If you’ve read my blog or carried on any conversation about jazz with me, I make it no mystery that I have a certain affection for the late saxophonist Michael Brecker.
It is rare that much time goes by where I don’t drag fellow jazz host Robin Lloyd in to hear a track that I recently found that features Brecker, or that I don’t go on a massive hunt for a missing DAT that holds an interview I did with him at Jazz Alley before one of his concerts.
The response I get from some isn’t always positive. When I chose to name Brecker as one of the tenors in my “Dream Big Band” along side John Coltrane over the likes of Wayne Shorter, Stan Getz, or Branford Marsalis (see Building a Dream Big Band Part III: The Sax Section) many scoffed and suggested that I was choosing a commercial studio sax player over a “true legend”.
The purpose of this entry is not to try and justify my reasons for my favoritism of Michael Brecker. Instead, I simply want to continue to remember a musician that had such an increadible impact on me, nearly three years after he lost his battle with MDS.
It is true that, for much of his career, Michael was a studio musician. There are those out there that feel that you are less of a jazz musician if you spent time as a studio musician recording for large commercial rock albums. Brecker is credited on hundreds and hundreds of recordings, including Paul Simon’s Still Crazy After All These Years, Aerosmith’s Get Your Wings, and Bruce Springsteen’s Born To Run, some of the most legendary albums in history. Does this make him less of a jazz musician because he worked for rock stars?
Of course not. But recording for these records is not what Brecker will be remembered for.
Michael Brecker, as far as I am concerned, should be best remembered for making it clear to a generation of musicians, my generation, that jazz is not your grandparents music. Furthermore, young musicians, not just sax players, had a model musician not only to inspire them, but to show them that they didn’t need to be a jock to be cool.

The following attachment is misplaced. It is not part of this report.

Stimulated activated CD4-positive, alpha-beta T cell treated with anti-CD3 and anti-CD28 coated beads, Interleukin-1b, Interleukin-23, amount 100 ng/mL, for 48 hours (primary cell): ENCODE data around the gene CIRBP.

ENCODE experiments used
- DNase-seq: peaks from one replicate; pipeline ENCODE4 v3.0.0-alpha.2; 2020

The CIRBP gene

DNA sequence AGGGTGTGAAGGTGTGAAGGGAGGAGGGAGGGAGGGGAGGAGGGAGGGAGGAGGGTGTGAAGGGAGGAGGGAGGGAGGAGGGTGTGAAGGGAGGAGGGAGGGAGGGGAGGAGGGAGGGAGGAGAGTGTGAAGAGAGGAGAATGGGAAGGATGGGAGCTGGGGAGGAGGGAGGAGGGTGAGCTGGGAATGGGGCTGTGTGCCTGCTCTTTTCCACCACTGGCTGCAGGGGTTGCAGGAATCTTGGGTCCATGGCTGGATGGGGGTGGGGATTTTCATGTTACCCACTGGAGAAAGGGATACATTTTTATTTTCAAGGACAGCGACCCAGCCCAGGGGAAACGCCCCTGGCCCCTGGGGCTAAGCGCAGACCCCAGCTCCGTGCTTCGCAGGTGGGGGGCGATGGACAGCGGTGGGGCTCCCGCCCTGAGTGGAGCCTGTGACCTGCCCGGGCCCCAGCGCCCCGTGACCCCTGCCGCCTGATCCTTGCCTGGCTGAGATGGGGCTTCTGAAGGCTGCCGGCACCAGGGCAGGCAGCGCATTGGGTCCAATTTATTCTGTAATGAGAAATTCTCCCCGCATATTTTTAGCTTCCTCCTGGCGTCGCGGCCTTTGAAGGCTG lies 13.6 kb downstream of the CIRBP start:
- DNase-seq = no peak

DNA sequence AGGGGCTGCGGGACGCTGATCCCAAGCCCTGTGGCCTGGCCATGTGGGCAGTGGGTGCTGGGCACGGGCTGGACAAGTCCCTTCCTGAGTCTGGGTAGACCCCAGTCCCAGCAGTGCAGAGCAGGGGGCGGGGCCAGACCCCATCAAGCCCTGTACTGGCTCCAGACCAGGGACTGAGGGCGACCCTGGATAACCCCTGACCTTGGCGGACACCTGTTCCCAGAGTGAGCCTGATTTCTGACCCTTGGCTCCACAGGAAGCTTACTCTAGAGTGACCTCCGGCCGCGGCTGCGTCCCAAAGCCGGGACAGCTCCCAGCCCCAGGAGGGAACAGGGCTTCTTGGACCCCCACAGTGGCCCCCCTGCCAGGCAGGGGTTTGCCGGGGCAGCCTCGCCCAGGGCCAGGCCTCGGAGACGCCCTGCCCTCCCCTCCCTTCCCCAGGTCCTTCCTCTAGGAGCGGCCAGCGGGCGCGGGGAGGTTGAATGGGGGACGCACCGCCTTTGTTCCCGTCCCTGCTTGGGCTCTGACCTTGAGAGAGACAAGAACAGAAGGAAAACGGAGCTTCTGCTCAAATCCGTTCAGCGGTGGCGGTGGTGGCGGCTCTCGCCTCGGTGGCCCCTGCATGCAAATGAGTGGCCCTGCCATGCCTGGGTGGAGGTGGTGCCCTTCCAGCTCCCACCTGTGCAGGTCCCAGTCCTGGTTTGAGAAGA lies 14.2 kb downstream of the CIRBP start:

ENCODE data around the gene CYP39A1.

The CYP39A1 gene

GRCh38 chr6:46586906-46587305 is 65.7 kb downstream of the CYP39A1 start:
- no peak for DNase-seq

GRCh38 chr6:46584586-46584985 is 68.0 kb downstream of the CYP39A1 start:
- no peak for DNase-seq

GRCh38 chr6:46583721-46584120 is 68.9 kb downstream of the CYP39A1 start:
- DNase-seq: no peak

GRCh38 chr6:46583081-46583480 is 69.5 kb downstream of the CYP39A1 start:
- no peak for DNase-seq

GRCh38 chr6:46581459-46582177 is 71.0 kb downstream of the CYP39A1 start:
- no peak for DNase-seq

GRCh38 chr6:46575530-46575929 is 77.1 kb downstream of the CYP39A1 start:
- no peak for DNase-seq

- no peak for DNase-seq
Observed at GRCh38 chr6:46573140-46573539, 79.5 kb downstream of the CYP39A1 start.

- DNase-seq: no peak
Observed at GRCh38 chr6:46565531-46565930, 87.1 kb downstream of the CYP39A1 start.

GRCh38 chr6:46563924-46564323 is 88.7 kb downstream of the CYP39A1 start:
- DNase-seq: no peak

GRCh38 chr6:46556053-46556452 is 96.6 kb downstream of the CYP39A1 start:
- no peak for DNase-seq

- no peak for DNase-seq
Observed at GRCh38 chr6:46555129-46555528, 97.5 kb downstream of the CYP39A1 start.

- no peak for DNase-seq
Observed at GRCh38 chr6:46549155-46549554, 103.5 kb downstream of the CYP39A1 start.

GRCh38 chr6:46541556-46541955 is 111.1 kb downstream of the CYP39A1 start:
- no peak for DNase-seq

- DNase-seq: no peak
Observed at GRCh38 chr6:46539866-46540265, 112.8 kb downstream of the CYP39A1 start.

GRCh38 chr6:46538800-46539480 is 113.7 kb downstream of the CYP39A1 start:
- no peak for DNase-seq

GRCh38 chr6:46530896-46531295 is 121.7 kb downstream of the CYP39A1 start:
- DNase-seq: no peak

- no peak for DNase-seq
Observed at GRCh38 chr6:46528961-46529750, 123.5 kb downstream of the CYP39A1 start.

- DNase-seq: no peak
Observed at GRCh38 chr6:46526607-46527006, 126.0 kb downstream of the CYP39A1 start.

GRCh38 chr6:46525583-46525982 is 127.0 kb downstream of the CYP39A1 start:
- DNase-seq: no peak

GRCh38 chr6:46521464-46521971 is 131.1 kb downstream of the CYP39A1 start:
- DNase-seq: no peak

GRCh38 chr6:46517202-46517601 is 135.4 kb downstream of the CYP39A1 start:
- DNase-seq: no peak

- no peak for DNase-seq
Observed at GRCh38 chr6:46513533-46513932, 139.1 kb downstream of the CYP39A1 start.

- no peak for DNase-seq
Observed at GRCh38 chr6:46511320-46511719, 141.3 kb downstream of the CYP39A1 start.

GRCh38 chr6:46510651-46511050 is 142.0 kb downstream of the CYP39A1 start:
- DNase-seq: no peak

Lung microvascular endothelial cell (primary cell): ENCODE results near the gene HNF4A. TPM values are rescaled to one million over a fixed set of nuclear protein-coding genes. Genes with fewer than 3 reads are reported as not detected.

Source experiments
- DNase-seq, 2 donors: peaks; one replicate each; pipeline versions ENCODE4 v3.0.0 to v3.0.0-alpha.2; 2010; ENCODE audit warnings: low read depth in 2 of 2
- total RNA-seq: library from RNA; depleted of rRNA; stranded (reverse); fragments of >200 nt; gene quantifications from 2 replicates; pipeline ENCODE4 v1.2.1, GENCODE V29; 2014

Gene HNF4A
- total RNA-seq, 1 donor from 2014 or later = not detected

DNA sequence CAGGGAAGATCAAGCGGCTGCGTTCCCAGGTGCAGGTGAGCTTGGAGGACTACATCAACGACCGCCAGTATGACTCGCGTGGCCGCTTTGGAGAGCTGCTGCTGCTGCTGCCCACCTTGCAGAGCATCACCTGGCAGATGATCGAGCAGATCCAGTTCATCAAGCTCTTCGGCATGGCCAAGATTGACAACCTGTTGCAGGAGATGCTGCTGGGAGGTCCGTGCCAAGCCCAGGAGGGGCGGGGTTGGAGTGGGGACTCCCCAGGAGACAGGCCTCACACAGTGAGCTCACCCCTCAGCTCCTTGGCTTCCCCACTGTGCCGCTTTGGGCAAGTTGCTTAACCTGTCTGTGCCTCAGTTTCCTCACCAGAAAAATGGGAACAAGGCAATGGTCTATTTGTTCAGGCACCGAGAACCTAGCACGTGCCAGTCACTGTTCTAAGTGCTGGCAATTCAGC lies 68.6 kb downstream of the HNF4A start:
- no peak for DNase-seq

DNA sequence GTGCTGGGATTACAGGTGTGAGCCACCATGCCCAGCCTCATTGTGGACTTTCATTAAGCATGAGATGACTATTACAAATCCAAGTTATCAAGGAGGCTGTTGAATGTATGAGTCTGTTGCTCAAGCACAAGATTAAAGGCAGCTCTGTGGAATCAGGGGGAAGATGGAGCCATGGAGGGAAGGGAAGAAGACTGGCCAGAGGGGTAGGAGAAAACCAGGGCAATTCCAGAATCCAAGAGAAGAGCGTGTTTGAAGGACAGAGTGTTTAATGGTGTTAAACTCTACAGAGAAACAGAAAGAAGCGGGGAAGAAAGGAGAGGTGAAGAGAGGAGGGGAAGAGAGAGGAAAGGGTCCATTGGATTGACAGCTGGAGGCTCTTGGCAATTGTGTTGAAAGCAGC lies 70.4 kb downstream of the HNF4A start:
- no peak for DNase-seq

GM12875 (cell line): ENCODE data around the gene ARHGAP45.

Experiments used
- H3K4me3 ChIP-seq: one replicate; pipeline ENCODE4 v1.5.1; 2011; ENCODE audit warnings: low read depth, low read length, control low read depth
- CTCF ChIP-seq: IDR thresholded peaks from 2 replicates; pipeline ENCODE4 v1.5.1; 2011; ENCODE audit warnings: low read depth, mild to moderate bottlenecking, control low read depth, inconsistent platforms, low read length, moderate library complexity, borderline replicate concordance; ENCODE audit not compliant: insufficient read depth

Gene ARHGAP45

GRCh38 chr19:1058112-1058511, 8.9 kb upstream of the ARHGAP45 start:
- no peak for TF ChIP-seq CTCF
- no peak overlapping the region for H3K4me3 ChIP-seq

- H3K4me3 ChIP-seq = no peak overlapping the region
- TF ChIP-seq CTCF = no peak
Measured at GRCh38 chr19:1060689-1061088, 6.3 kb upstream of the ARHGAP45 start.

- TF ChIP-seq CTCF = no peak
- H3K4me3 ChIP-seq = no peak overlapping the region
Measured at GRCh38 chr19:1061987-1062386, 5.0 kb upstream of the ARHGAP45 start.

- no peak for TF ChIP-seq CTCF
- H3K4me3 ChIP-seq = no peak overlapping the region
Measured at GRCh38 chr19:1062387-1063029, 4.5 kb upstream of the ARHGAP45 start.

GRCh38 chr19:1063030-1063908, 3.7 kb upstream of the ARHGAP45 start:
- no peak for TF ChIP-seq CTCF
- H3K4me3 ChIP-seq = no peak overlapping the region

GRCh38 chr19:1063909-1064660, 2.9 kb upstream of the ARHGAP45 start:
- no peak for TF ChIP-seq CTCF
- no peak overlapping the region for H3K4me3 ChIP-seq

And that is what Michael Brecker did. He, like Coltrane, would routinely rip mind-blowing solos that were so intense and complex that it might overwhelm you, but were so impressive that you couldn’t help but smile and shake your head in disbelief when hearing them. And, like Coltrane, there was a suggestion that Brecker wasn’t a “ballad guy”, until of course, he recorded ballads, and put that rumor to rest. Let’s not forget, he is also credited with 14 Grammy awards.
There are still great tenor saxophonists recording today. Branford Marsalis might be the most artistic musician in jazz, and along side trumpeter Terrance Blanchard, Joshua Redman is easily the coolest musician in jazz, both in personality and sound.
But I remember during an interview I conducted with Joshua Redman, I asked him to play a game with me. I would name a saxophonist, and he would say the first word that came to his mind. When I sad “Sonny Rollins”, Redman said “Colossus”. When I said “Michael Brecker”, his response was over 100 words.
Brecker doesn’t have to be your favorite sax player. But give him a listen. Try Tumbleweed of the album Pilgrimage, perhaps the best jazz album of the last 20 years. Or find a live recording of Some Skunk Funk. My hope is that you will respond the same way my old roommate, a huge rap fan did after hearing Brecker. His only word, after picking his jaw up of the ground, was “wow”.
Below, a solo that earned him one of his Grammy Awards.